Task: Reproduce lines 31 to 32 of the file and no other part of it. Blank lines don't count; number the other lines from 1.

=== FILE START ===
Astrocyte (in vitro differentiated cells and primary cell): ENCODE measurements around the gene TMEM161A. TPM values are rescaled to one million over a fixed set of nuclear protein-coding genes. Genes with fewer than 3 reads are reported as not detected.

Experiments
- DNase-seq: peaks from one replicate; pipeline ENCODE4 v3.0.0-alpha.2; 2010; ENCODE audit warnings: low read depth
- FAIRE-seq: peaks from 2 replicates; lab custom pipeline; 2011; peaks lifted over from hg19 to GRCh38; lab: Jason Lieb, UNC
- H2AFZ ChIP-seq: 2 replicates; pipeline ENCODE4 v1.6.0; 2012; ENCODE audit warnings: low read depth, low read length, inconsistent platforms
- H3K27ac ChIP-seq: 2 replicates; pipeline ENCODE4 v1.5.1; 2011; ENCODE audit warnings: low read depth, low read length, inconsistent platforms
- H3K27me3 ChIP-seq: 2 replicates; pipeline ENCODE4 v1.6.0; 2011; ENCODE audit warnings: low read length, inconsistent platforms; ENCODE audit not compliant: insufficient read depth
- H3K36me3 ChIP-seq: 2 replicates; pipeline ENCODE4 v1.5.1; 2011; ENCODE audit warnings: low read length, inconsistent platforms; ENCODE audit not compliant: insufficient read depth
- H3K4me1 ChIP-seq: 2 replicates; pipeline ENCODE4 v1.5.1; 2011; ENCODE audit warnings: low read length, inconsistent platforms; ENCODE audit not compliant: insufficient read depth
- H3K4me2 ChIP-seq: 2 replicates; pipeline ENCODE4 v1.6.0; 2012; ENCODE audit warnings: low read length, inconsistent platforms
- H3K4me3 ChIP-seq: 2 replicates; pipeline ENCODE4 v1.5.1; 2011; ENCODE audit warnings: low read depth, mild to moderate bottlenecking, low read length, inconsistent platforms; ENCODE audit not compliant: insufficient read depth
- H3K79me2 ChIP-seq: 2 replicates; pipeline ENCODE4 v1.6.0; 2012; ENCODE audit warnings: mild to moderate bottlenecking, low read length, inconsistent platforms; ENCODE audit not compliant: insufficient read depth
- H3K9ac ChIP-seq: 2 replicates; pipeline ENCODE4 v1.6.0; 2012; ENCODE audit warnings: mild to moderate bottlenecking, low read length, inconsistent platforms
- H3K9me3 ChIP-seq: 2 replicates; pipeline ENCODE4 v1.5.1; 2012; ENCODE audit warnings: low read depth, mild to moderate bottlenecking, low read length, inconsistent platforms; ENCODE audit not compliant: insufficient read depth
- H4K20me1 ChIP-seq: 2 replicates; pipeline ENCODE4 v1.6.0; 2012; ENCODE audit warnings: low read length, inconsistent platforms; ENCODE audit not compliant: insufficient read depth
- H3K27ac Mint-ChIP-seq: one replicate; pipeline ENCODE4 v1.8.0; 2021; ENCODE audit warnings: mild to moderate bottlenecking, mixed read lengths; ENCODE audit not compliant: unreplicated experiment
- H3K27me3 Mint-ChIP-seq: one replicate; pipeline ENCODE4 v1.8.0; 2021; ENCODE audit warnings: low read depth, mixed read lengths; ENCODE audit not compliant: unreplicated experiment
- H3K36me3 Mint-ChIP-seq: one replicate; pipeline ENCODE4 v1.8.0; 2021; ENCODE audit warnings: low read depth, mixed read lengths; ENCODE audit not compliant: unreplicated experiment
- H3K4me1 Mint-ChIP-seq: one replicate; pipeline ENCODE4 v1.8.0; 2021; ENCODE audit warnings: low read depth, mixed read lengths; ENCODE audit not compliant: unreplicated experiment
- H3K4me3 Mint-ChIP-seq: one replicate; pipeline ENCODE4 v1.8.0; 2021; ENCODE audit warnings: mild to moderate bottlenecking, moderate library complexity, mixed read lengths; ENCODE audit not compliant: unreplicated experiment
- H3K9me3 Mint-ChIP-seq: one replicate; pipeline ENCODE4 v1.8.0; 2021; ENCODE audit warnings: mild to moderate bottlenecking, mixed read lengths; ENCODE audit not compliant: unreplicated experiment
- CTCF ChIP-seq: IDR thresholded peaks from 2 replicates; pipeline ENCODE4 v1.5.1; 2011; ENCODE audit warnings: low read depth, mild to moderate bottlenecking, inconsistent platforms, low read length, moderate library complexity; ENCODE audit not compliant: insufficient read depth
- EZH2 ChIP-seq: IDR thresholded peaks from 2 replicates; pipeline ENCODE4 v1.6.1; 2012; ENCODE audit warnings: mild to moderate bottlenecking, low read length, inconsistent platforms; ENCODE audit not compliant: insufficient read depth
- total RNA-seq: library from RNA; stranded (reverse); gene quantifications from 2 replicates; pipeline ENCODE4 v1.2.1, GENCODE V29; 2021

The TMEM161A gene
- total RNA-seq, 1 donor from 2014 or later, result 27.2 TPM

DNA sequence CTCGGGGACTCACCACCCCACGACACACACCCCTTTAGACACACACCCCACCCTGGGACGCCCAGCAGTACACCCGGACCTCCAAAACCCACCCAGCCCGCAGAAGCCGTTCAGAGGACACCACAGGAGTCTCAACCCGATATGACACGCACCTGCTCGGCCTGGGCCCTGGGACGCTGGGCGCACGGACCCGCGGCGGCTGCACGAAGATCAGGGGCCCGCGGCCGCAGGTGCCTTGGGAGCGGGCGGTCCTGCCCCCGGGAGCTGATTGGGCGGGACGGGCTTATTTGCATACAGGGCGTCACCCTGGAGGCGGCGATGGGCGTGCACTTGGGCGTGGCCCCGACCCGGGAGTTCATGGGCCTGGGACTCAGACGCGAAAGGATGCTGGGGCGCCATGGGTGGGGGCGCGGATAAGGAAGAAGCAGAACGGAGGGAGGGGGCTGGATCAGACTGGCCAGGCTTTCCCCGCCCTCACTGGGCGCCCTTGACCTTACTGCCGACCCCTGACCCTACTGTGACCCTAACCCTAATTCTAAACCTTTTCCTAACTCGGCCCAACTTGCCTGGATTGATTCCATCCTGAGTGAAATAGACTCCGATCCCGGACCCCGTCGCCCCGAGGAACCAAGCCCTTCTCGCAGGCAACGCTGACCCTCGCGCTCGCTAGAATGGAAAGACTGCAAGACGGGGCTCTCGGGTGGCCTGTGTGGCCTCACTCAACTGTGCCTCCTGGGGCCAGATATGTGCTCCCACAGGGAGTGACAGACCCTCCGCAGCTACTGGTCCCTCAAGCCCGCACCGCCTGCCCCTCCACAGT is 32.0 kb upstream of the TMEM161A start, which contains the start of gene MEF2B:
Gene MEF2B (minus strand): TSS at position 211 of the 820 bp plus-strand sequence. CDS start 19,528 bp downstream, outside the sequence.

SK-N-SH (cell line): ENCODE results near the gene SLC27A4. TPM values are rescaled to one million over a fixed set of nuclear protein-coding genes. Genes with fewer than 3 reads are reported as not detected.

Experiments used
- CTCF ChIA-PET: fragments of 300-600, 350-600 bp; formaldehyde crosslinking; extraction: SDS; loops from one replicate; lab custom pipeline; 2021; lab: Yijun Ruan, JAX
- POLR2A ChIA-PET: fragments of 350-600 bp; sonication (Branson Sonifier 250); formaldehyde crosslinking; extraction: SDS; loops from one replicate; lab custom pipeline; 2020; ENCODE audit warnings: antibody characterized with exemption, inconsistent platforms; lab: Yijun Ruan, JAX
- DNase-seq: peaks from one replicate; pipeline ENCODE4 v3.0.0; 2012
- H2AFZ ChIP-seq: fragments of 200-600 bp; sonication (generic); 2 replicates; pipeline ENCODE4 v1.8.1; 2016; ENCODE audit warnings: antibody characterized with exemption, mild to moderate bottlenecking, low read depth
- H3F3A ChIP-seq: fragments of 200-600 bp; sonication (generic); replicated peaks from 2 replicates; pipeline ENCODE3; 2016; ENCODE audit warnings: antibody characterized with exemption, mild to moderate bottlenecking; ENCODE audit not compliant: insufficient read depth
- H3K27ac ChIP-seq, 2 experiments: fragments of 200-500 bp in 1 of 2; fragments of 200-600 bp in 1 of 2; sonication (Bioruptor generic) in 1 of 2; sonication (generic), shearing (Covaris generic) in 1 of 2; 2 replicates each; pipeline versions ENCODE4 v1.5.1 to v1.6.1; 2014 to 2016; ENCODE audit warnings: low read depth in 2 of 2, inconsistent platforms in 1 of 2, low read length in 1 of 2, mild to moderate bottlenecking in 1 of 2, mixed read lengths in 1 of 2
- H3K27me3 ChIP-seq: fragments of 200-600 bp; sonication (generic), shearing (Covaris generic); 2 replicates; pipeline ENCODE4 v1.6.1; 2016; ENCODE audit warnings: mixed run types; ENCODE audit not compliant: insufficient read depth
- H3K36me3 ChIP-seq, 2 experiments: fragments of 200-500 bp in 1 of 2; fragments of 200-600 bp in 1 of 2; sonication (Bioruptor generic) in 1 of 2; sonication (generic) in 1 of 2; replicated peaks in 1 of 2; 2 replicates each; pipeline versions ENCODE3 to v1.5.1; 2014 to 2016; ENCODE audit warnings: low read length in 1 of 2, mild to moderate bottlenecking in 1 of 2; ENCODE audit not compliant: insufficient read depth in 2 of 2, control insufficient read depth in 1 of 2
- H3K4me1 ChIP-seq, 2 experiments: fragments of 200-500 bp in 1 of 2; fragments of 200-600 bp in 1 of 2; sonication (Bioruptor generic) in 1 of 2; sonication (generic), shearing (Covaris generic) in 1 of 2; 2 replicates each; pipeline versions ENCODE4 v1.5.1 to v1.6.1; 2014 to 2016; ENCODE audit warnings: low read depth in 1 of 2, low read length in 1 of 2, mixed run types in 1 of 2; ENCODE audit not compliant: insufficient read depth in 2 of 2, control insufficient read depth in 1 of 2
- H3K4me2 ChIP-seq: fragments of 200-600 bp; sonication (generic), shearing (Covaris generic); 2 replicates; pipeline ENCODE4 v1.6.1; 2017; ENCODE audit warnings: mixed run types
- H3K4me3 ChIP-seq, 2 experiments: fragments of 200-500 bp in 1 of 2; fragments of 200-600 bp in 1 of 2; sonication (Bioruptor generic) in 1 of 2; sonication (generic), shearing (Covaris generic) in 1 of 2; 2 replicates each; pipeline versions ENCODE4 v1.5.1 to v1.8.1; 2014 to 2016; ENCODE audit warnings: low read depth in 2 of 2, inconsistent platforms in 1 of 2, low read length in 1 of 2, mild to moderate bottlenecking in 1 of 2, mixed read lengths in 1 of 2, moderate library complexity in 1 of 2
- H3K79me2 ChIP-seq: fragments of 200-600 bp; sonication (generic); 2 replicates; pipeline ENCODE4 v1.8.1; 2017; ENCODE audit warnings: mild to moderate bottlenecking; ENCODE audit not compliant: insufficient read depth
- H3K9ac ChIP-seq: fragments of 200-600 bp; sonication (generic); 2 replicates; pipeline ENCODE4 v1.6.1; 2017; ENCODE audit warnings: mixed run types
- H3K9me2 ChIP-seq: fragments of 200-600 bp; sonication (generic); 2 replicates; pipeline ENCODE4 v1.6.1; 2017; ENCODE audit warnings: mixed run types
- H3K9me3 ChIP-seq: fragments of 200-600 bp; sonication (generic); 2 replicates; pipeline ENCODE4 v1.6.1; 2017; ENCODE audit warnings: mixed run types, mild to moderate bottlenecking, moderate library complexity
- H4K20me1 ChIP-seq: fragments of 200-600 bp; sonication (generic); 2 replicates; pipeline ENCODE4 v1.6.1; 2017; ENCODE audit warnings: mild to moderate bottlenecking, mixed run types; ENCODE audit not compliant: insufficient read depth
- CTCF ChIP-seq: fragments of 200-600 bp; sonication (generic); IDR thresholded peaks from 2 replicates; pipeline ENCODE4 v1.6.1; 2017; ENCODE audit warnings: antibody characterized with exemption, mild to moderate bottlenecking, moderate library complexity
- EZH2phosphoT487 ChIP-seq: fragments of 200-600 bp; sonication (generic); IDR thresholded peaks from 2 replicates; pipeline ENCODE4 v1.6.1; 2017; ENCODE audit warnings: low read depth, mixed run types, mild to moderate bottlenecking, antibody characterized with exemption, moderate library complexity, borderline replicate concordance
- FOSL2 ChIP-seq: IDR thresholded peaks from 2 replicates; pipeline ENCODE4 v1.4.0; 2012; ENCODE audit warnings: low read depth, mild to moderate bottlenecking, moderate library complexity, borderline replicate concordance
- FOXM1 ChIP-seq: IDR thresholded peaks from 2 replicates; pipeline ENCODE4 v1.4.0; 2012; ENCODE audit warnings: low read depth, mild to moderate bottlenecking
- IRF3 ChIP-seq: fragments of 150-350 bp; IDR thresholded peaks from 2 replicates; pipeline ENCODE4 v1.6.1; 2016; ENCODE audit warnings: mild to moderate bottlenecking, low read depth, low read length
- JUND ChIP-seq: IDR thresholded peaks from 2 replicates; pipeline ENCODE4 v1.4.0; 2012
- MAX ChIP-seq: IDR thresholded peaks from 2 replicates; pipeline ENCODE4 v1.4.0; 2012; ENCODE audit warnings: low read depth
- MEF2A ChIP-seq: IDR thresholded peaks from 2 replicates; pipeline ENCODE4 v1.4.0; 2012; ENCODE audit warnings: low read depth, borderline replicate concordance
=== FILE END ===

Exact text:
- CTCF ChIA-PET: fragments of 300-600, 350-600 bp; formaldehyde crosslinking; extraction: SDS; loops from one replicate; lab custom pipeline; 2021; lab: Yijun Ruan, JAX
- POLR2A ChIA-PET: fragments of 350-600 bp; sonication (Branson Sonifier 250); formaldehyde crosslinking; extraction: SDS; loops from one replicate; lab custom pipeline; 2020; ENCODE audit warnings: antibody characterized with exemption, inconsistent platforms; lab: Yijun Ruan, JAX